Those are just a few examples. There have been many other leaks over the years—a few million here, a few hundred thousand there. And that’s just the data breaches that have been publicly reported. Statistically speaking, most Americans have probably had their social security numbers leaked in at least one of these data breaches by now. The genie is out of the bottle.

Freeze Your Credit; It’s Free Now

Freeze Your Credit Its Free Now

If you’re concerned about someone abusing your social security number, we recommend freezing your credit reports. Credit freezes (and unfreezes) are now free across the entire USA.

When you freeze your credit, you’re preventing people from opening new credit in your name. Any lending institution won’t be able to pull your credit until you unfreeze it or provide a PIN. You can temporarily unfreeze your credit when you want to apply for credit—for example, when you’re applying for a credit card, car loan, or mortgage. But a criminal shouldn’t be able to apply for credit with your personal information if your credit reports are frozen.

We recommend just freezing your credit reports and skipping the dark web scan. Unlike a dark web scan, credit freezes are free. They also do something—even if your social security number is found in a dark web scan, all you can do is freeze your credit anyway. And criminals might get their hands on your social security number even if it doesn’t appear in a dark web scan.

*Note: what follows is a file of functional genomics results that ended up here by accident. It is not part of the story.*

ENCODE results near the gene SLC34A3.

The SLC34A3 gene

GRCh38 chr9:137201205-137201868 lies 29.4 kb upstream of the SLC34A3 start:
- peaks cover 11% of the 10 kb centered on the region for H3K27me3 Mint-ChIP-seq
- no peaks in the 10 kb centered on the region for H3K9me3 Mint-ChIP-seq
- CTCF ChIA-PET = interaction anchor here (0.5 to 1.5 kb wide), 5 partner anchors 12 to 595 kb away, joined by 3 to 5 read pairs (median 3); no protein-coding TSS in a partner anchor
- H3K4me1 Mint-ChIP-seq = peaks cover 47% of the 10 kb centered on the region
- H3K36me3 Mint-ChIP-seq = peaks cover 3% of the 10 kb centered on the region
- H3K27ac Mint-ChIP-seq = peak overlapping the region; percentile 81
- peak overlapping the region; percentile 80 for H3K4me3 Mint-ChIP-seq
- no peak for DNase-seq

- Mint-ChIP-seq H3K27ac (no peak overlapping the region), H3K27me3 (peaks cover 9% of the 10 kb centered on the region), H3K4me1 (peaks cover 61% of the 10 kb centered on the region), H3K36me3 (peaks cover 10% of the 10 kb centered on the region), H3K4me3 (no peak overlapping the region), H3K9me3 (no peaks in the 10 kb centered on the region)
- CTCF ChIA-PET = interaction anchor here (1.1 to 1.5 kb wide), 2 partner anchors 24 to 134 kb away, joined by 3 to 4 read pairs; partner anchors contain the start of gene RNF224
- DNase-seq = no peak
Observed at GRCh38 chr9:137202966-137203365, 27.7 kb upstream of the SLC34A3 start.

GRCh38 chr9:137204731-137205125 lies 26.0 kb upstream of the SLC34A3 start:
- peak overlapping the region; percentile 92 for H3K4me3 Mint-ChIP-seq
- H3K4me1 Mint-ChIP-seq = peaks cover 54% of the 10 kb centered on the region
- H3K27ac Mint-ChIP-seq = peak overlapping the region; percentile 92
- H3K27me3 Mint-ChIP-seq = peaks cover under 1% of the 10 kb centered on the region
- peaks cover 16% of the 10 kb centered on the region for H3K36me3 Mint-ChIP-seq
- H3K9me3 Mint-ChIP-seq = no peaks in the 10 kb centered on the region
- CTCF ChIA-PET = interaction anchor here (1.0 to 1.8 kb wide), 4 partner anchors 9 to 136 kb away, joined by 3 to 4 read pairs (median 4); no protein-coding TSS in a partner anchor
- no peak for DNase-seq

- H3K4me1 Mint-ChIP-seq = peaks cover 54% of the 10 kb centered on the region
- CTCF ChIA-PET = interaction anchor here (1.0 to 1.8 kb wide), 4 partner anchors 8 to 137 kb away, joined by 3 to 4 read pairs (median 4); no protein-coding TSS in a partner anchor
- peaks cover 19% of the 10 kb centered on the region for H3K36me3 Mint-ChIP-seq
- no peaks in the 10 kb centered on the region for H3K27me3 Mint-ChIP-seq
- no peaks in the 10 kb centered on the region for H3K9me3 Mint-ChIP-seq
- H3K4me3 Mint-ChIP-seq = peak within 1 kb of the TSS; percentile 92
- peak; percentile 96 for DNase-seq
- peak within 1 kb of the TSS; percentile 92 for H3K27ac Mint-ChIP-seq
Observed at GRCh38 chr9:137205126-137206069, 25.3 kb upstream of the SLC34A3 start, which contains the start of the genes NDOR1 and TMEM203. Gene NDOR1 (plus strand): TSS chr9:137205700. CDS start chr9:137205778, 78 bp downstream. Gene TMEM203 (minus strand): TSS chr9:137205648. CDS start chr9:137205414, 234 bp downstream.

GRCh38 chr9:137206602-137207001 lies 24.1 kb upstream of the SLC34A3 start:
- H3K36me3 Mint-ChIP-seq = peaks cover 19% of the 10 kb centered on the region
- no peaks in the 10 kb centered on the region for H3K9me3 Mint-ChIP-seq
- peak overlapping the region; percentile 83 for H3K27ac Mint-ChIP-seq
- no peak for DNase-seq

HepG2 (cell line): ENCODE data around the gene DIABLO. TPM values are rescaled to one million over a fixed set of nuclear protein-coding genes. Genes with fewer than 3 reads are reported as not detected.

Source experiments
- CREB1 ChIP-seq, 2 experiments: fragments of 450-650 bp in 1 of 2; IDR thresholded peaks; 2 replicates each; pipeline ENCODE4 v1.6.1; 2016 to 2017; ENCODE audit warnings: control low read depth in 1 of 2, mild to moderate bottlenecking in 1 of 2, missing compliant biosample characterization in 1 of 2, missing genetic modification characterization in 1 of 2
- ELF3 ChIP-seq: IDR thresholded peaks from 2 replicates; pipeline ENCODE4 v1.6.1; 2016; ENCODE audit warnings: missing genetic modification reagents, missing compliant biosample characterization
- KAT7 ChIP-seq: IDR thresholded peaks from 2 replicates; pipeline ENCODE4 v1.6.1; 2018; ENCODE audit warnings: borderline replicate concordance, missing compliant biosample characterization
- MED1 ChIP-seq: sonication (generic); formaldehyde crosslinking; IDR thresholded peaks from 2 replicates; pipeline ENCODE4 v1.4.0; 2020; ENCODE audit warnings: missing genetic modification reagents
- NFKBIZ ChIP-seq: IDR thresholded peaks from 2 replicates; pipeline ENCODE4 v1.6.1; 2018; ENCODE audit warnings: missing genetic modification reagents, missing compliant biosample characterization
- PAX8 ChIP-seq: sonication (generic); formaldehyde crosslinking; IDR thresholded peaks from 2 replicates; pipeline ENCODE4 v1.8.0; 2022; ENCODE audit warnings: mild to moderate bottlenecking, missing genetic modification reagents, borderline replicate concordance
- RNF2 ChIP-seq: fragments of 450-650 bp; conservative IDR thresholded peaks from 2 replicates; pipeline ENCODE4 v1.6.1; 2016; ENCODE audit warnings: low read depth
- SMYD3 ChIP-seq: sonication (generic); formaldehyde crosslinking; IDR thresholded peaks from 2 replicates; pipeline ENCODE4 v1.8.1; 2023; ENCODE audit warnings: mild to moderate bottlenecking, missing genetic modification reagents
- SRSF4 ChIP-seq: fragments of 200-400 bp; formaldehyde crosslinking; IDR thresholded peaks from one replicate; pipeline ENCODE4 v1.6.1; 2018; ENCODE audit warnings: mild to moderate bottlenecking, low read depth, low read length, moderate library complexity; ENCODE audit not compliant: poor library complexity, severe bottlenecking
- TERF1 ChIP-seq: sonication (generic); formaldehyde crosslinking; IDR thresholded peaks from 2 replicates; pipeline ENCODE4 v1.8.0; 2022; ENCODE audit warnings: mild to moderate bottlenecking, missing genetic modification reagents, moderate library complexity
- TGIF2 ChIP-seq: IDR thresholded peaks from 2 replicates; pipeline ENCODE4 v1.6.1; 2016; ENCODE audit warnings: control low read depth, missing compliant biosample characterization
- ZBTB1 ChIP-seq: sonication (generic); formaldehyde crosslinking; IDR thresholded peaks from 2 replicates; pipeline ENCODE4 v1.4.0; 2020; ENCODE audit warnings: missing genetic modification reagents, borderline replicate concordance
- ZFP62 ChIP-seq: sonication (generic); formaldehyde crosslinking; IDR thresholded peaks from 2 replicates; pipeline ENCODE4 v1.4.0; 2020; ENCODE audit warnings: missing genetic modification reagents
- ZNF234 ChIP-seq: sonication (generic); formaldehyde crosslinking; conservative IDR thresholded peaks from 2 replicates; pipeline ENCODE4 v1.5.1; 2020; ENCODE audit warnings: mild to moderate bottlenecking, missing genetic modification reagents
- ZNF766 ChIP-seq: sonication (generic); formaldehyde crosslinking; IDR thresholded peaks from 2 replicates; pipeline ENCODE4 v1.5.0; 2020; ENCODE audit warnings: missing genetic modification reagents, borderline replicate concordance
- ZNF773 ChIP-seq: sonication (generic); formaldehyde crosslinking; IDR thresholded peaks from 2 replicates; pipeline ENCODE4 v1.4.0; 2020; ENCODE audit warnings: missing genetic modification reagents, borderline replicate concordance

Categorized in Deep Web

[This article is originally published in phys.org written by Frédéric Garlan - Uploaded by AIRS Member: Deborah Tannen] 

For years criminal websites shrouded in secrecy have thrived beyond the reach of traditional search engines, but a group of French engineers has found a way to navigate this dark web—a tool they don't want to fall into the wrong hands.

"We insist on this ability to say 'no'," Nicolas Hernandez, co-founder and CEO of Aleph Networks, says at the company's offices near Lyon, in the heart of France's Beaujolais wine country.

He said Aleph refused 30 to 40 percent of licensing requests for its "Google of the dark web," based on reviews by its ethics committee and input from its government clients.

Most web users never venture beyond the bounds of sites easily found and accessed with casual web surfing.

But people and sites seeking anonymity can hide behind layers of secrecy using easily available software like Tor or I2P.

These sites can't be found by searching: instead, users have to type in the exact URL string of often random characters.

In an authoritarian regime, a protest movement could use the secrecy to organize itself or connect with the outside world without fear of discovery.

But the dark web is also ideal for drug and weapon sales, people-smuggling and encrypted chat-room communications by terrorists.

When Aleph's co-founder Celine Haeri uses her software to search for "Glock", the Austrian pistol maker, several sites offering covert gun sales instantly pop up.